participating European cities


pairs of participating institutions


project culmination

Europe is going through a period of change. Parties described as populist and/or nationalist are strengthening their positions in many nations. A sceptical stance towards the EU, best reflected in the result of Great Britain’s referendum on leaving the EU, is not a rare sight these days. Countries like Portugal, Spain, and Greece had to resort to introducing drastic austerity measures. The European integration process proceeds at varying speeds across different countries; EU members, like Romania and Bulgaria, are unlikely to play a more than marginal role in that process in the near future. In short, Europe faces challenges on various levels and is searching for answers.

The 38 Goethe Institutes and their partners (including theatres, art centres, non-profit organisations, universities, civic associations and citizens’ initiatives) have decided to step up to the challenge. Together, they will try to conceptualise questions around the theme of freedom, focusing on specific topics that constitute local points of contention, and transforming these thoughts into relevant projects.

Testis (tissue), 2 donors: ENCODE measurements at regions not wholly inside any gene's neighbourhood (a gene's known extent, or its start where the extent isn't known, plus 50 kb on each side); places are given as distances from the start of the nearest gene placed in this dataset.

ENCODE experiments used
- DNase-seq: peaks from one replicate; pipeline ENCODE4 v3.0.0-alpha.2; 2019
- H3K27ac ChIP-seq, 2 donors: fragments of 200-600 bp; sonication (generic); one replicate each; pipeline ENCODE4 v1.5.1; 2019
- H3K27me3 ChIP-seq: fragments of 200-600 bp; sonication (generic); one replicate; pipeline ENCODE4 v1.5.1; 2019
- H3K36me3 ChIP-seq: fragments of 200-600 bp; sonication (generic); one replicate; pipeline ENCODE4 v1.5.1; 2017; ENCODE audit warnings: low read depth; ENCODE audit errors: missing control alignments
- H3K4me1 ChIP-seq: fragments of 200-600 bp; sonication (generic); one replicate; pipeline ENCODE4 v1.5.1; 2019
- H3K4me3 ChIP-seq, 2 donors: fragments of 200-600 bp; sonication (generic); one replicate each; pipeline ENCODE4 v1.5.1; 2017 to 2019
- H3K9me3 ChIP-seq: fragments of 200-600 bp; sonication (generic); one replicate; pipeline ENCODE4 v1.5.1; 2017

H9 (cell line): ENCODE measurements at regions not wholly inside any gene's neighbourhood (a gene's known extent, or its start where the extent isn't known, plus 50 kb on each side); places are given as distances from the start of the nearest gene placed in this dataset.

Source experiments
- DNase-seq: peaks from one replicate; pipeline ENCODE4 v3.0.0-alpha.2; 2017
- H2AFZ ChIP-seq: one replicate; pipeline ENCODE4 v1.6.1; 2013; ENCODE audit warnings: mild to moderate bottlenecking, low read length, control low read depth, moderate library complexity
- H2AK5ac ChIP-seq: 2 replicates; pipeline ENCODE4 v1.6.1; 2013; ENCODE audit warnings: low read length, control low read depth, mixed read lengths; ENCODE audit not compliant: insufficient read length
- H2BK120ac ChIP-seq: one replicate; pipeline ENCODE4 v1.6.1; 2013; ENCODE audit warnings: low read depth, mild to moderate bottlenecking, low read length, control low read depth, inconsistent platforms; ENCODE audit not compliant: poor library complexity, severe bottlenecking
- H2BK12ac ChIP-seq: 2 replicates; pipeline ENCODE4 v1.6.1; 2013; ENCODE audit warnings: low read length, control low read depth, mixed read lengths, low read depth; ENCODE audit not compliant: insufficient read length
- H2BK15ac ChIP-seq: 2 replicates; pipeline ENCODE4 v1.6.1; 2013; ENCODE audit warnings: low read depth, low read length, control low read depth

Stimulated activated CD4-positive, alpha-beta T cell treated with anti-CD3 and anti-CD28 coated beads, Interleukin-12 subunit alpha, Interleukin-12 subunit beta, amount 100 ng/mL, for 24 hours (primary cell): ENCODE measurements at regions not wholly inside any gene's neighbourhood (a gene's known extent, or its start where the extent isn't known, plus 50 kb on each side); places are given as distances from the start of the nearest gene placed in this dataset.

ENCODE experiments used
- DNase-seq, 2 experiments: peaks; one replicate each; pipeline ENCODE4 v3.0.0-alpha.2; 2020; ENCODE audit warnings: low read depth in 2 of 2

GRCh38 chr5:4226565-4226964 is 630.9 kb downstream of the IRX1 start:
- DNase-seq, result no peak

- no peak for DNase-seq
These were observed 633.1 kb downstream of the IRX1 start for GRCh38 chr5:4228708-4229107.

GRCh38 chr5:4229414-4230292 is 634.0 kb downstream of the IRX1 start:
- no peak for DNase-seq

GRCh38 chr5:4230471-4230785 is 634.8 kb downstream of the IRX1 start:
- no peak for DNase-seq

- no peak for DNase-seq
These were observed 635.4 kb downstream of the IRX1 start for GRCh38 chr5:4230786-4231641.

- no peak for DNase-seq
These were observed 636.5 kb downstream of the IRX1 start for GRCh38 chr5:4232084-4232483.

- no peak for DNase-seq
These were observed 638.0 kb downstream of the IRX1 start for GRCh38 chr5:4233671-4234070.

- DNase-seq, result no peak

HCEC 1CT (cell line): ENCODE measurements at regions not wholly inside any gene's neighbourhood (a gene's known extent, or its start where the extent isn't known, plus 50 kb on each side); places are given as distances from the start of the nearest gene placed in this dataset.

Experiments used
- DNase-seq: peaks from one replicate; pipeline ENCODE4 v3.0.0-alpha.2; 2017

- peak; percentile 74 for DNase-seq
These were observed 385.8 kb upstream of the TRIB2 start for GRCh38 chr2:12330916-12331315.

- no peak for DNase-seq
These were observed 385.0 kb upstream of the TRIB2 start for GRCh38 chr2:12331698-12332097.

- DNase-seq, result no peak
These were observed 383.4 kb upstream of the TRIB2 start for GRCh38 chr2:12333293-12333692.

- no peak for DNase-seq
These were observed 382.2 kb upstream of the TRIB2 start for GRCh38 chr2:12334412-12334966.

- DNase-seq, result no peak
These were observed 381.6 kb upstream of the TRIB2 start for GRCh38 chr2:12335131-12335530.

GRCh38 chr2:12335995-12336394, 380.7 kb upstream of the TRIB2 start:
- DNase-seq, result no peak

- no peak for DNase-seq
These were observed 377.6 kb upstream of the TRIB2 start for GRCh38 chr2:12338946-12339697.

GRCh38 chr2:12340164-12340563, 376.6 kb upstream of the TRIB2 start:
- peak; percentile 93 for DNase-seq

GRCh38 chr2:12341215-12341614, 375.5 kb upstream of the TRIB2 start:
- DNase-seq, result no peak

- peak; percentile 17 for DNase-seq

The Freiraum project (German for open, or free, space) was launched at a meeting in Warsaw in early December 2017. Through meetings, round-table debates, and some luck, all 38 participating organisations formed up into 19 pairs. Individual pairs of cities now have a year and a half to exchange opinions and experiences, and to understand the issues facing the given partner city.


Our partners from the city of Marseille, the publishing house Hors d’Atteinte, have asked an important question: “How do socio-cultural processes like gentrification and suburbanisation change the possibilities and experiences of city living?” Our contributing question can be expressed as: “Can we strengthen inclusive dialogue in an environment of closed communities and social bubbles, free from hate-speech, and based on credible information?” Both questions are closely related, and we will strive to find an answer to them during our cooperative project, asking ourselves “what are the possibilities of reclaiming public space through better and wider citizen participation in the urban context?”